Bind Biosciences, My IPO Prediction, and Brain Overload at MassOpps
I just got back from MassOpps—a life sciences PowerPointapalooza put on by the Massachusetts Biotechnology Council—and boy my brain is tired. In conference rooms at the Logan Airport Hilton, more than 40 companies (startups and public firms both) made their pitches to the gathered venture capitalists, investment bankers, potential partners, and hangers-on. Concurrent sessions, so you couldn’t see them all even if you had the bandwidth to do so.
Winning the prize for most evidently pleased with his firm (among the pitches I caught) was Bind Biosciences CEO Glenn Batchelder, making what was purportedly the company’s first public presentation. For a hitherto stealth-ish operation, Bind has gotten a remarkable amount of press since its founding in 2006 (and personally, I’d consider an interview with the Wall Street Journal to be pretty public). Still, it was fun to hear the story straight from Batchelder, a veteran of Acceleron Pharma and Millennium Pharmaceuticals.
Batchelder said that when he first talked to Bind co-founder Robert Langer, the MIT professor and human startup machine, Langer told him, “‘It’s gonna be huge.'” Says Batchelder: “For people who know Bob, that’s his trademark—but he’s right.”
Bind’s big idea is to make exquisitely targeted drugs using tiny polymer nanoparticles as delivery vehicles. (The firm’s name comes from BioIntegrated NanoDelivery.) It’s not a new idea, but the key to being able to actually pull it off, Batchelder said, is the firm’s ability to generate huge libraries of particles with different combinations of all the key parameters that affect how well the particle evades the immune system, finds its target, and delivers its drug payload. So rather than trying to predict the right combination of particle size, charge, molecular weight, and number of targeting molecules, the company can just pluck the best particle out of its library for any given application.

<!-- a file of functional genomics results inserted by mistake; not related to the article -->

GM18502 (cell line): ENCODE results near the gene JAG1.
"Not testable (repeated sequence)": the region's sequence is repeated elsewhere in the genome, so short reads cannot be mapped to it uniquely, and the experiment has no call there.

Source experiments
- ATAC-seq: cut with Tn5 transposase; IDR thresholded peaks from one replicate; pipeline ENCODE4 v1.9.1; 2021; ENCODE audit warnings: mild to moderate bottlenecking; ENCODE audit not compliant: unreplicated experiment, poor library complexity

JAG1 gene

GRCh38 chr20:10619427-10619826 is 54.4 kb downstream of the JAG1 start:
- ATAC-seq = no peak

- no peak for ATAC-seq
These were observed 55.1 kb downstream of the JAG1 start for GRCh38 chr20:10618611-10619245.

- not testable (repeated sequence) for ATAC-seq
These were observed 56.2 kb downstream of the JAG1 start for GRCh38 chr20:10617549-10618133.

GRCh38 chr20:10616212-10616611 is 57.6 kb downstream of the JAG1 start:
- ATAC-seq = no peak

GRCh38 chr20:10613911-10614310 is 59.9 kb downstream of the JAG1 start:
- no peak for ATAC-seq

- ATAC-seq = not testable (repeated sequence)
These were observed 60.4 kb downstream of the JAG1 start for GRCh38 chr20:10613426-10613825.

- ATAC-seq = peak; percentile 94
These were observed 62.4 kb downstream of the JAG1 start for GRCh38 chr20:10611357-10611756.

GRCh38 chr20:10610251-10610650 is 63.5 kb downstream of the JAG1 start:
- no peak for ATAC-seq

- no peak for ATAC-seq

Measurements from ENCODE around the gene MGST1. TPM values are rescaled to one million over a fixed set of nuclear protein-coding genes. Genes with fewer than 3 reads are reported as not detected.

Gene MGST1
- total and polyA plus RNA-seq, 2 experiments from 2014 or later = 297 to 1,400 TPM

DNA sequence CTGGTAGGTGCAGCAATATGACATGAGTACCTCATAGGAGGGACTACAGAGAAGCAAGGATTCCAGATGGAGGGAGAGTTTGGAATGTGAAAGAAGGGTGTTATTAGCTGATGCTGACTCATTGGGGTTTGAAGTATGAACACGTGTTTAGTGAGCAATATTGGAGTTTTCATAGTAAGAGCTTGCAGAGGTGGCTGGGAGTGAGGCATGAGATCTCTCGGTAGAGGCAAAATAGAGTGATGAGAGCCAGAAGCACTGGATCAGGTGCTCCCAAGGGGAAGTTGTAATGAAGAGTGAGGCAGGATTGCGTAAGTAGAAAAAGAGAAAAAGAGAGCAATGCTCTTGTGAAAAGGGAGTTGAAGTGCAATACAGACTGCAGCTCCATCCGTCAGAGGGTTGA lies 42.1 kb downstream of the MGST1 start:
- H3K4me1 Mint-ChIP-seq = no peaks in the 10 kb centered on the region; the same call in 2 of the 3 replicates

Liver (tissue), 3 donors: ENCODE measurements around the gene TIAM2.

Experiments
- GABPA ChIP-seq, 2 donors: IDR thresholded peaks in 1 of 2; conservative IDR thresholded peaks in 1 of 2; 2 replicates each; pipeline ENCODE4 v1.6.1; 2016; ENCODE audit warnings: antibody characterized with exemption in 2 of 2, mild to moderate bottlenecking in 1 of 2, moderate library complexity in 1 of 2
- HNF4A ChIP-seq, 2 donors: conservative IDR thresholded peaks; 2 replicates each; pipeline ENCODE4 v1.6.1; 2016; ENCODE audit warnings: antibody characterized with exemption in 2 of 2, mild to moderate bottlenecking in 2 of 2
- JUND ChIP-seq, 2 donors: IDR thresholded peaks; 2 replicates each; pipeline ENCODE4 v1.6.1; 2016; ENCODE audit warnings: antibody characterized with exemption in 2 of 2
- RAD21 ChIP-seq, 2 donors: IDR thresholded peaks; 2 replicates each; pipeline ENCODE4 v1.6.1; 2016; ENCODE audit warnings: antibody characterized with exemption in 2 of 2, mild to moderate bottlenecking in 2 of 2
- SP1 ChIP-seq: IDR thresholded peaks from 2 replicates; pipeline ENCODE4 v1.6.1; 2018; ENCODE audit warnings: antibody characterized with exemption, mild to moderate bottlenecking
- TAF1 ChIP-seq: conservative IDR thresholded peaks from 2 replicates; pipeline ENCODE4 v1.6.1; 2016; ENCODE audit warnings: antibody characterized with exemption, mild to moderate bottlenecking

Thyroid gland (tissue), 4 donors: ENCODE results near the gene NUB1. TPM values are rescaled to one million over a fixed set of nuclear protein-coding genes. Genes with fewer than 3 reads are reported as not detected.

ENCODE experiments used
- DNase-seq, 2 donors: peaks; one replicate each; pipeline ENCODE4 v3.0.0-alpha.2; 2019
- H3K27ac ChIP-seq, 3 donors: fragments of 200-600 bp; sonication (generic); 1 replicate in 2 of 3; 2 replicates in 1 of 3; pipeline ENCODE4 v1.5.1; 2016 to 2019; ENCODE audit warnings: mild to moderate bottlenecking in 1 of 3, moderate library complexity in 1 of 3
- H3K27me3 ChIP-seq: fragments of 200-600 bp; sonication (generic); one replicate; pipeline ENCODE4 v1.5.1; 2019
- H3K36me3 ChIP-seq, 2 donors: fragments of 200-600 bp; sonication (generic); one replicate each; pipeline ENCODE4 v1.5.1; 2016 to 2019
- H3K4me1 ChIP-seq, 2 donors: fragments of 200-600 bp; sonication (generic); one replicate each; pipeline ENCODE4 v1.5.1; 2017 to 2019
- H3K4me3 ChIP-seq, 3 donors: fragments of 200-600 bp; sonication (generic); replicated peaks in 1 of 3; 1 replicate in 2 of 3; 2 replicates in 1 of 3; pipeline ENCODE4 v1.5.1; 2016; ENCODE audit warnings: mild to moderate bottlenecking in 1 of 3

And the potential applications are many, according to Batchelder’s talk. The particles can be covered with a number of different types of targeting agents to help them home in on a number of different parts of the body. And they can carry a number of different drugs, from traditional small-molecule treatments to the newest DNA- and RNA-based treatments. (Batchelder hinted awfully strongly that he thinks Bind’s technology could be the answer to the drug-delivery problem that many see as one of the biggest obstacles standing between RNAi and commercialization.)
The first application Bind is pursing on its own is a particle for targeting chemotherapy agents to cancer cells; Batchelder said he expects the company will begin clinical trials of the technology in the middle of 2009. The startup has also forged a partnership with an unnamed pharmaceutical firm to develop particles that bind to distressed vascular tissue.
That partnership is just one of the non-dilutive sources of capital that Bind has been able to tap in its short existence. Others include grants from the National Cancer Center and the National Institute of Standards and Technology. On the venture capital side, Bind closed a $2.5 million Series A round in January led by Flagship Ventures and Polaris Venture Partners, and will complete a $16 million B round in a few weeks, Batchelder said.
In other news from the conference, topping my list of most likely to file for an IPO (again, among the firms whose presentations I attended) was Cambridge, MA’s Genstruct. The firm specializes in crazy-complicated modeling of biological systems that it uses to help partners such as GlaxoSmithKline and Pfizer understand how their drug candidates affect the body in order to, among other things, predict a drug’s efficacy and side effects before shelling out for clinical trials. Genstruct President and CEO Keith Elliston laid out a pretty impressive trajectory for the firm: founded in 2002, $6.5 million Series A round in 2003, cash flow break-even in 2006. (And no, I didn’t skip another round or two in there.) Anybody want to lay bets about 2008?
Finally, and I only mention this because I’m weirdly obsessed with schwag, the prize for most clever conference schwag. This one goes to Charles River Laboratories for their offering of a small calculator-like device, capable of translating English words into French, German, Spanish, Italian, and Dutch, and emblazoned with the slogan “Translating your compounds into wonder drugs.” Keurig gedaan, op de markt brengend team.